Considering a firm taking prices for granted and maximizing profits

$$pf(x_1,...,x_K) - \sum_{i=1}^K q_i x_i,$$

where $f$ is strictly concave. Furthermore, let the factor demand curves be the solutions $x^*_i(p,q)$ and the slopes the derivative with respect to factor prices $\frac{\partial x^*_i(p,q)}{\partial q_j}$.

Is it then possible to say anything about the slope of factor demand curves if it is assumed that factors are complements in the sense of all

$$(A) \ \ \frac{\partial^2 f(x_1,...,x_K)}{\partial x_i \partial x_j} > 0, \phantom{xxx}i\not = j$$

Motivation of the question

Intuitively, if some factor becomes more expensive less of the factor is used $\frac{\partial x^*_j(p,q)}{\partial q_j}<0$. Using less of the factor $j$ would decrease the marginal productivity of the factor $i$ if $\frac{\partial^2 f(x_1,...,x_K)}{\partial x_i \partial x_j} > 0$ which in itself would lead one to assume that $\partial x_i^*(p,q)/\partial q_j <0$. However, if I remember correctly this result does not hold in general for $K>2$.

However, it seems to me that condition (A) would rule out the existence of indirect effects resulting from a price increase in $q_j$ leading to lower demand of $x_j$ and with less use of $x_j$ less use of $x_i$ being counteracted by the fact that less use of some third factor $x_s$ having a positive effect on the marginal productivity of $x_i$. Hence, contrary to condition (A) requiring that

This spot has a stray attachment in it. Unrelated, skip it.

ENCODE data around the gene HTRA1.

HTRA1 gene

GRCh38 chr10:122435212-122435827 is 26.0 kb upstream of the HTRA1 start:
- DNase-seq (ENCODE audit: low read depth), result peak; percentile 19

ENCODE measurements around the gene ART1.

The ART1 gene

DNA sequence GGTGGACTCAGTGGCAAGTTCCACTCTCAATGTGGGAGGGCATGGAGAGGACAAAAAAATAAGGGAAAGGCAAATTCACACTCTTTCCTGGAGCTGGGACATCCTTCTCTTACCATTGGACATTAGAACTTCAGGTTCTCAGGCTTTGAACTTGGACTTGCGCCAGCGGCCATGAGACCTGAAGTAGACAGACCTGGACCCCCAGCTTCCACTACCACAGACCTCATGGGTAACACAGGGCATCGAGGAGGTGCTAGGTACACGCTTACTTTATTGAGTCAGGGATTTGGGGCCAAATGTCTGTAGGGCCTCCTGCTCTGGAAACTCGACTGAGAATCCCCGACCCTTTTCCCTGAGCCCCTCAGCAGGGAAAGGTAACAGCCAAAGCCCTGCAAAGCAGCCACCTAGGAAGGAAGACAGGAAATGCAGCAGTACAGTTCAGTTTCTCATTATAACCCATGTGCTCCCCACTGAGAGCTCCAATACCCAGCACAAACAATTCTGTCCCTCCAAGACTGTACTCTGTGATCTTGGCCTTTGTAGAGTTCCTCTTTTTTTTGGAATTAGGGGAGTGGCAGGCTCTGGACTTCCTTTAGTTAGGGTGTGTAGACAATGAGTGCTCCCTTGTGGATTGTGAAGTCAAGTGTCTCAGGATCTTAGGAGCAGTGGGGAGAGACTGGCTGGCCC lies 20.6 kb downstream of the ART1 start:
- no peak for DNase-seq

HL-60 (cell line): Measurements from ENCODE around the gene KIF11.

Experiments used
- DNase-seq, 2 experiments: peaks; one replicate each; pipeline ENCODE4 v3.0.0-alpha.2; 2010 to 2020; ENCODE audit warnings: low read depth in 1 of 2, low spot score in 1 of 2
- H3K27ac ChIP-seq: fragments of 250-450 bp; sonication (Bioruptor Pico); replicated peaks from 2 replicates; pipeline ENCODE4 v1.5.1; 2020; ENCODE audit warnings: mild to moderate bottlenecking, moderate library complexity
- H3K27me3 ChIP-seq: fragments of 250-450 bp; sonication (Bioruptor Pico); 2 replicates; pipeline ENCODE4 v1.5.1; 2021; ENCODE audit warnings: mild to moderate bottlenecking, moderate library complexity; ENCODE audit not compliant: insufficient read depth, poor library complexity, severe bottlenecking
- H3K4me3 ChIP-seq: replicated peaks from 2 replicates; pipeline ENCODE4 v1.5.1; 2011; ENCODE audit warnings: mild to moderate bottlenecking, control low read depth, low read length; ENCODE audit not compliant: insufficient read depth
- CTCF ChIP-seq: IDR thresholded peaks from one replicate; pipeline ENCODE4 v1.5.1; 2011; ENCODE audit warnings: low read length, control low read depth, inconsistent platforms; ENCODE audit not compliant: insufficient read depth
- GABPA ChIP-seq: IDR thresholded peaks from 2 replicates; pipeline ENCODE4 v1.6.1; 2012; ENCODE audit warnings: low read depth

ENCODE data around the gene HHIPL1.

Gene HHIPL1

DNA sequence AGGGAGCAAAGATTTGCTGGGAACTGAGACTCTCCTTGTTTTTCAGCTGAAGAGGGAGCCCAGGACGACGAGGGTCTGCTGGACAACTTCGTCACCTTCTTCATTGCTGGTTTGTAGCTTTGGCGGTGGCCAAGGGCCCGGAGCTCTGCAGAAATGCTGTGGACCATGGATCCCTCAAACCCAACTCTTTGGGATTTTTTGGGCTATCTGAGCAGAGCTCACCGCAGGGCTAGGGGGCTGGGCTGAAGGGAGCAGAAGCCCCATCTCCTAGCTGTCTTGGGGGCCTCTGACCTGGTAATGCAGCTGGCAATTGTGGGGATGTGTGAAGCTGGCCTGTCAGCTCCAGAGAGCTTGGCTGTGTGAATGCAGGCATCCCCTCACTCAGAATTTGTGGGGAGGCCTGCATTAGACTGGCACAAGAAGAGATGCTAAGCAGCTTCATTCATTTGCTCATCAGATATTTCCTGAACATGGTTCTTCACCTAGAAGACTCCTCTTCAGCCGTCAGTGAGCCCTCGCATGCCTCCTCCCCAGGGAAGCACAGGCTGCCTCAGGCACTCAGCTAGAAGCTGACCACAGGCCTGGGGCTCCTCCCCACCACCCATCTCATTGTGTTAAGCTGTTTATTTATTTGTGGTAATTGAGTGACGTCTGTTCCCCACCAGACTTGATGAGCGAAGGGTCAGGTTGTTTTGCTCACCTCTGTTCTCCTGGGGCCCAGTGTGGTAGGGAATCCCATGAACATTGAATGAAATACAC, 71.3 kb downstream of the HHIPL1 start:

$$ \frac{\partial^2 f(x_1,...,x_K)}{\partial x_i \partial x_s} < 0.$$


1 Answer 1


I think your intuition is correct and can be shown formally under your constraint.

When you say that:

$$\frac{\partial^2 f(x_1,...,x_K)}{\partial x_i \partial x_j} > 0, \phantom{xxx}i\not = j$$

You are forcing all the off-diagonal elements of the Hessian ($H$) to be positive. Now we know that $H$ is negative semi-definite. If we assume that it is negative definite (which will also force $f(.)$ to be strictly concave) then $H$ is invertible and its inverse is also symmetric negative definite. So we can write the Jacobian $(\nabla_qx^*)$ using SOC as:

$$\nabla_qx^* = (1/p)H^{-1}$$

Now use the result (it took me a while to find this but couldn't prove myself) that if off-diagonal elements of $H$ are non-negative then for $H^{-1}$ they will be non-positive (in the link it is for positive definite but should be directly extendible). This proves your intuition that the off-diagonal elements of the Jacobian will also be negative (or at least non-positive) which is what you are looking for.

  • 1
    $\begingroup$ Thx. That makes it very clear. $\endgroup$ Feb 28, 2022 at 13:04

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